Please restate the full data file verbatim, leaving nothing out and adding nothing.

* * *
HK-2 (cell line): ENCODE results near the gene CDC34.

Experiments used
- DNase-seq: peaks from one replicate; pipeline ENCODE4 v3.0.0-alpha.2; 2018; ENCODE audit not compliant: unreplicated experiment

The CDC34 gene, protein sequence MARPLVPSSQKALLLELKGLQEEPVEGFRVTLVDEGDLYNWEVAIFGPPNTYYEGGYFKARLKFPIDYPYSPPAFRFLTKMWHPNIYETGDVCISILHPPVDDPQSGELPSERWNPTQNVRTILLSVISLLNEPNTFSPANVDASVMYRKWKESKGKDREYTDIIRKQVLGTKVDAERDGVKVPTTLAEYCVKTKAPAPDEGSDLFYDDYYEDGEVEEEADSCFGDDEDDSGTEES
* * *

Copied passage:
HK-2 (cell line): ENCODE results near the gene CDC34.

Experiments used
- DNase-seq: peaks from one replicate; pipeline ENCODE4 v3.0.0-alpha.2; 2018; ENCODE audit not compliant: unreplicated experiment

The CDC34 gene, protein sequence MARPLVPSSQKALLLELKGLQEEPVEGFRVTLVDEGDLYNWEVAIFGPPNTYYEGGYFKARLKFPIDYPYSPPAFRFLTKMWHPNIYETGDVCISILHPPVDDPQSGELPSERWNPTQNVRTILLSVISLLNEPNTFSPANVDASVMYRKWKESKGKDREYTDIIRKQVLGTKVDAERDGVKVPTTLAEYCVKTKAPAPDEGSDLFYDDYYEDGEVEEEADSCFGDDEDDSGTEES